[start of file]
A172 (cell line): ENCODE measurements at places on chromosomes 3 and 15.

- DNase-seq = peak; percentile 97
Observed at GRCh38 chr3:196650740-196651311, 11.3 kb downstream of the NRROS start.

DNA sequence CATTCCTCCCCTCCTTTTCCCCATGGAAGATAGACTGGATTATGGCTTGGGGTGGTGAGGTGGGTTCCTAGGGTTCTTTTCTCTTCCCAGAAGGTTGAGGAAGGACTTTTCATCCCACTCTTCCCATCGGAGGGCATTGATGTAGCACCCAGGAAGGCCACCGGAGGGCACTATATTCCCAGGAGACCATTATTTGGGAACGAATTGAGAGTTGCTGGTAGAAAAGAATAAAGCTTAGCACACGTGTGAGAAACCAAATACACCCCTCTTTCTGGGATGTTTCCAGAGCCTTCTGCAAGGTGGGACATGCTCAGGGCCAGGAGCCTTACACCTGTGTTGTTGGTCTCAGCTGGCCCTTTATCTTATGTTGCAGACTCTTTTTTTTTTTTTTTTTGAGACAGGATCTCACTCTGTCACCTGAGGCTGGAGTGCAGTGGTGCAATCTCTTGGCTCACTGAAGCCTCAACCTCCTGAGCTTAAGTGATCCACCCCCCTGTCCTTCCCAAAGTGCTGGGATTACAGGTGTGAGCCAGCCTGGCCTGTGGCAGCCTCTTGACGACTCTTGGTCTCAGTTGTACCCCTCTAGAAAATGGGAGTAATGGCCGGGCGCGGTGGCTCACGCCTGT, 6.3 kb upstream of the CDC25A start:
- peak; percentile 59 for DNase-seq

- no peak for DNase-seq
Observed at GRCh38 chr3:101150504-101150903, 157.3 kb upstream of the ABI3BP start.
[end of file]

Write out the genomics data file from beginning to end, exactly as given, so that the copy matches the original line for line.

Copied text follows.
A172 (cell line): ENCODE measurements at places on chromosomes 3 and 15.

- DNase-seq = peak; percentile 97
Observed at GRCh38 chr3:196650740-196651311, 11.3 kb downstream of the NRROS start.

DNA sequence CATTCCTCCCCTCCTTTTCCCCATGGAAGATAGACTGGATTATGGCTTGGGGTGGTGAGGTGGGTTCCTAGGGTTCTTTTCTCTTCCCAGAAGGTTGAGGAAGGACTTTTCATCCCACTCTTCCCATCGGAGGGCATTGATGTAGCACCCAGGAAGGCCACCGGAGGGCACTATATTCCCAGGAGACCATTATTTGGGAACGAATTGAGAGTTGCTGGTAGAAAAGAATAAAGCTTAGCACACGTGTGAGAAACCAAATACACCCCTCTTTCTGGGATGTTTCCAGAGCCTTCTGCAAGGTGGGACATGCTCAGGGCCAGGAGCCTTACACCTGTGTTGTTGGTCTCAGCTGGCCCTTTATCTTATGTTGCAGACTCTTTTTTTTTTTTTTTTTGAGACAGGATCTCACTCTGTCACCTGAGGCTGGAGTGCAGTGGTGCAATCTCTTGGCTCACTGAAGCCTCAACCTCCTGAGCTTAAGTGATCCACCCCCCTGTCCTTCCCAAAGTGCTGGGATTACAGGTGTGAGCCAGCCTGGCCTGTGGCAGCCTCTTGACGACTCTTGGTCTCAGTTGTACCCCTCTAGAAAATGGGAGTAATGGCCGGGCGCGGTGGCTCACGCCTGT, 6.3 kb upstream of the CDC25A start:
- peak; percentile 59 for DNase-seq

- no peak for DNase-seq
Observed at GRCh38 chr3:101150504-101150903, 157.3 kb upstream of the ABI3BP start.